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Thu, Sept. 19

State: Defense cost in border activist trials: $951K

TUCSON - The total cost to defend three border activists ultimately convicted of killing a southern Arizona man and his young daughter in a 2009 home invasion was more than $951,000, making it one of the costliest in Pima County's history.

The Arizona Daily Star reports that the only defendant to avoid death row accounted for 45 percent of the total expenses, and the six attorneys assigned to the cases received roughly $500,000.

Shawna Forde, Jason Bush and Albert Gaxiola all were all convicted of first-degree murder this year in the deaths of Raul Junior Flores, 29, and his 9-year-old daughter, Brisenia.

Separate juries sent Forde, 43, and Bush, 37 - both from Washington state - to death row, but a third jury opted for a life sentence for Gaxiola, 44.

Authorities said three people dressed as law enforcement officers forced their way into the victims' home in Arivaca, south of Tucson, at about 1 a.m. on May 30, 2009.

Prosecutors claimed Gaxiola, of Arivaca, wanted Raul Flores dead because he was a competitor in the drug trade.

Bush was identified as the gunman by Flores' wife, who survived the shooting.

Authorities said Bush was part of Minutemen American Defense founder Forde's plan to rob and kill drug smugglers to fund her organization.

The defendants were represented by taxpayer-paid attorneys who were required to seek approval from the county's Office of Court Appointed Counsel for their expenditures.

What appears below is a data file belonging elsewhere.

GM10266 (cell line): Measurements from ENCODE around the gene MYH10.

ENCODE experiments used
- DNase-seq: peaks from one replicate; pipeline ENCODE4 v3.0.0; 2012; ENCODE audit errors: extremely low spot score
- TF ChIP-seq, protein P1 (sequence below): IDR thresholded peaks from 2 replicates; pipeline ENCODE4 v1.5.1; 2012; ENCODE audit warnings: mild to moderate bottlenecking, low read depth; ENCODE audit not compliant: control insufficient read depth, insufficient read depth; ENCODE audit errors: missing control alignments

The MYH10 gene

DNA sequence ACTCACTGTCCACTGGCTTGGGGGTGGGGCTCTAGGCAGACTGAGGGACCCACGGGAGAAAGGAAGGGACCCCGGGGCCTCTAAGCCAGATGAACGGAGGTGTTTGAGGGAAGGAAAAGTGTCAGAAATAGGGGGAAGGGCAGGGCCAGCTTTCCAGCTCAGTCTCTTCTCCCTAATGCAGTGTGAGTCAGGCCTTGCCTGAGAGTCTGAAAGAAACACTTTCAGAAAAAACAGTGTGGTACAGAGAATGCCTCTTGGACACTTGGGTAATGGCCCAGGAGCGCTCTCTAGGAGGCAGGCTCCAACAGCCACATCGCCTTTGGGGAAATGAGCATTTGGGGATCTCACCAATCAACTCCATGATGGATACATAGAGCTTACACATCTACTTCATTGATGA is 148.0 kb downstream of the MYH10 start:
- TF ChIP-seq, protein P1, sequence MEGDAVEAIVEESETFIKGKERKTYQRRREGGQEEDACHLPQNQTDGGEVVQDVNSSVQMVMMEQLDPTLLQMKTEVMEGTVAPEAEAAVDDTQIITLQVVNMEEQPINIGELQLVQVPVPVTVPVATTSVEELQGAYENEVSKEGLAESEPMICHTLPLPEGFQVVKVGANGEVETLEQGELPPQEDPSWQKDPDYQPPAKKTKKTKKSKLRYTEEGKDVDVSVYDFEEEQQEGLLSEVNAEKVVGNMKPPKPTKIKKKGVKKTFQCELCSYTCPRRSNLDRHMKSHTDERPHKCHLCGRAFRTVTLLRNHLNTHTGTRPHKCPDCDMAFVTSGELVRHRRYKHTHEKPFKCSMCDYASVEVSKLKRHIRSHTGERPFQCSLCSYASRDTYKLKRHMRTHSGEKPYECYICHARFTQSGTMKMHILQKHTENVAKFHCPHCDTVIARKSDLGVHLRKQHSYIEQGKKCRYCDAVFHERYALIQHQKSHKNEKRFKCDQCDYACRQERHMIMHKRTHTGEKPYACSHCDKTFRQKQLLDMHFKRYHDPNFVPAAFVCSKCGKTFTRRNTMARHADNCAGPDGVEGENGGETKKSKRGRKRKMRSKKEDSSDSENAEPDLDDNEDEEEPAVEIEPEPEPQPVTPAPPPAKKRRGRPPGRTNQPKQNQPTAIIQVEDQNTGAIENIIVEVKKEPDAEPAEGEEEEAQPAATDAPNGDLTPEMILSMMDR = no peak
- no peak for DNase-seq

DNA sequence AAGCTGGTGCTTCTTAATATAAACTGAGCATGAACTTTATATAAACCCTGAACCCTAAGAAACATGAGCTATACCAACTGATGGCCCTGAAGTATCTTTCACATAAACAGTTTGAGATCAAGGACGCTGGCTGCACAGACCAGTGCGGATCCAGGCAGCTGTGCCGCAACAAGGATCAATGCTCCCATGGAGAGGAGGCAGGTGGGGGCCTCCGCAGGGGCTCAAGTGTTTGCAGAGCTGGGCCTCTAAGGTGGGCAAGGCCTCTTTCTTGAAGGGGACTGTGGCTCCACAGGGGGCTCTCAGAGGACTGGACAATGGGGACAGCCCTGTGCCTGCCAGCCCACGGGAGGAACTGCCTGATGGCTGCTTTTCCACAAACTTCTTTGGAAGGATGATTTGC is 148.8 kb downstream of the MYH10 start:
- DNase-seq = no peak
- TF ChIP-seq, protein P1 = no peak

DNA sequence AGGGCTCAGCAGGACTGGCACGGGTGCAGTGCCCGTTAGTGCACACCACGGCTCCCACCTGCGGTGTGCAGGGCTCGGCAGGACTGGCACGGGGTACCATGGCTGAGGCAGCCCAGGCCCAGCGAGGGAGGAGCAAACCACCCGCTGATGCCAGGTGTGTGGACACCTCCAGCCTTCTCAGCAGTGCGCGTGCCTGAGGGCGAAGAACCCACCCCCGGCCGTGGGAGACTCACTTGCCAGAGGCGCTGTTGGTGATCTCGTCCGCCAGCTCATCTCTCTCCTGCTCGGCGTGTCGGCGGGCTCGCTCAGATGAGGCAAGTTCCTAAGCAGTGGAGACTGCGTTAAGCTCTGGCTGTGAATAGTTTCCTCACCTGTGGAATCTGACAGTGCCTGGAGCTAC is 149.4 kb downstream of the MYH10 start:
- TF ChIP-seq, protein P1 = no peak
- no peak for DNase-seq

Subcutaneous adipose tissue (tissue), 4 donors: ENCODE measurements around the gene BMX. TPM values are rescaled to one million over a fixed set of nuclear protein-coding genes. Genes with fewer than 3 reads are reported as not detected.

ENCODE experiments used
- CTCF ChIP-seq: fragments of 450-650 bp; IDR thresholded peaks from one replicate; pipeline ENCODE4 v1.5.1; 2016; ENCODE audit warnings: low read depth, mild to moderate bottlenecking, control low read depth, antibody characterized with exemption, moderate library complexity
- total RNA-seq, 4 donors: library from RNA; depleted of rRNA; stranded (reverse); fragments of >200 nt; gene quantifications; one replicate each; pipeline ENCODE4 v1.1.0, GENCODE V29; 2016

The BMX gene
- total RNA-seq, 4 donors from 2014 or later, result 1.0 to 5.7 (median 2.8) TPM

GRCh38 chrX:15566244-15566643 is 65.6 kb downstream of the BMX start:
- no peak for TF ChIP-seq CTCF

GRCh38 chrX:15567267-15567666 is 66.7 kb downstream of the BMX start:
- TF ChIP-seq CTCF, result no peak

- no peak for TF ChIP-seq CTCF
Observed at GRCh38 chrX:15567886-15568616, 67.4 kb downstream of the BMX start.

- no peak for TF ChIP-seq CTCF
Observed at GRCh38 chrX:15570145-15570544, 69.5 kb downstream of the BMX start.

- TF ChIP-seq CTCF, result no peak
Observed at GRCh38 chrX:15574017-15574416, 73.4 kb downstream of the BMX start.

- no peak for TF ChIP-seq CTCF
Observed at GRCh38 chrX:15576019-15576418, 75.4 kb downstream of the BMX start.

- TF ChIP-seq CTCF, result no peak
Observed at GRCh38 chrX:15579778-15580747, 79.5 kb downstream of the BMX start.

The attorneys warned at the outset the case could be one of the costliest in county history given the state's pursuit of the death penalty, the facts of the case and the defendants' backgrounds.

According to records obtained by the Star, Gaxiola's defense team spent about $426,000, Forde's team spent around $296,000 and Bush's attorneys $229,000.

Veteran defense attorney Laura Udall scoffs at any suggestion Gaxiola escaped the death penalty because his attorneys spent significantly more money than Forde's and Bush's attorneys.

"Money does not make the case outcome better," she said. "It is first and foremost the facts that you have and then the information that you can glean from those facts. It is knowing what expert witnesses to get and hard work by the mitigation team and all the lawyers involved. It is never giving up."

Forde's lead defense attorney, Eric Larsen, also suggested it was the differences in the defendants - not money spent - that affected the outcomes.

"I can say that there were three different juries chosen for three different cases, and that explains the different results," Larsen said. "Forde was a different trial than Bush and both were different from Gaxiola."

The lead attorneys were paid $100 an hour and their co-counsel was paid $75 an hour. Each of the defense teams also hired investigators, paralegals, DNA and mental health experts, and mitigation specialists who gather evidence about first-degree-murder defendants that may influence a jury not to sentence them to death.

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